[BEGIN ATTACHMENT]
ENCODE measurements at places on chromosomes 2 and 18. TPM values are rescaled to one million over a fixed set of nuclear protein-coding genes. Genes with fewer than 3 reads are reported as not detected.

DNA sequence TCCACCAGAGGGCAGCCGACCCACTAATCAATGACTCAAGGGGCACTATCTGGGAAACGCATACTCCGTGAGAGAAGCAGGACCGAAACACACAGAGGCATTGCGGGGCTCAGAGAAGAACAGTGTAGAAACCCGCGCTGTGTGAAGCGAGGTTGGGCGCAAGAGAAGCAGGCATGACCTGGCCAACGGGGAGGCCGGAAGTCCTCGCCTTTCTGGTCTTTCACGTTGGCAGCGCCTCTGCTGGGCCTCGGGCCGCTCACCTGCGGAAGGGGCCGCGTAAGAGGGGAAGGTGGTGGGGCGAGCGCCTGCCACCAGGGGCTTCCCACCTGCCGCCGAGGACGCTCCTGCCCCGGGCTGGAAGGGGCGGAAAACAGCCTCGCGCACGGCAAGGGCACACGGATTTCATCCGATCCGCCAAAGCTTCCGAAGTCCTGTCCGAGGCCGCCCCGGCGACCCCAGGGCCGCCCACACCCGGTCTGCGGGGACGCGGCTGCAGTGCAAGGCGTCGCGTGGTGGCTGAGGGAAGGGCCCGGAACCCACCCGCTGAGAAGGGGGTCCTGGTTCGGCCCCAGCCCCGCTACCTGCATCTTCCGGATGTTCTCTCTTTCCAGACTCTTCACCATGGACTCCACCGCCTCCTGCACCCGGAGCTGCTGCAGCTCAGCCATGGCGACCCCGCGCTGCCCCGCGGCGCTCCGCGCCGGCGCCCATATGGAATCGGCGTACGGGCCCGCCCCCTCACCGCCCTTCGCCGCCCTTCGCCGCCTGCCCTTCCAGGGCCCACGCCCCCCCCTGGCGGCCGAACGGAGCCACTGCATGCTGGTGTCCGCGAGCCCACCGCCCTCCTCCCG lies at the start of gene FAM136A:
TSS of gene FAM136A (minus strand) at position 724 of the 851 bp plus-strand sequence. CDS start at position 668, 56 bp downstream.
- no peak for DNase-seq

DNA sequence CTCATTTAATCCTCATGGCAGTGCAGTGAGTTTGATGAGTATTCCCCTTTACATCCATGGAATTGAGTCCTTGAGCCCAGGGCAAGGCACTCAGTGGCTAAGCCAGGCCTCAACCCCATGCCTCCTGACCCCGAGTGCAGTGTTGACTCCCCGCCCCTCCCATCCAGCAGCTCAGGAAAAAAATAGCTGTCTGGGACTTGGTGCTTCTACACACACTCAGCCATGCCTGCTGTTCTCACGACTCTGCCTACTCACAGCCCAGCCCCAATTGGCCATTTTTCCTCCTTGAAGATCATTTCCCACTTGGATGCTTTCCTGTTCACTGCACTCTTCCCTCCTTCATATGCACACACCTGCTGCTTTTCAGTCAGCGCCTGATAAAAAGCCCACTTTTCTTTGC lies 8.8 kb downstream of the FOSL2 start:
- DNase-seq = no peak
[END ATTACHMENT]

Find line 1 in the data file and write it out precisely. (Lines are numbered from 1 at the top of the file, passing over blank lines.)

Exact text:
ENCODE measurements at places on chromosomes 2 and 18. TPM values are rescaled to one million over a fixed set of nuclear protein-coding genes. Genes with fewer than 3 reads are reported as not detected.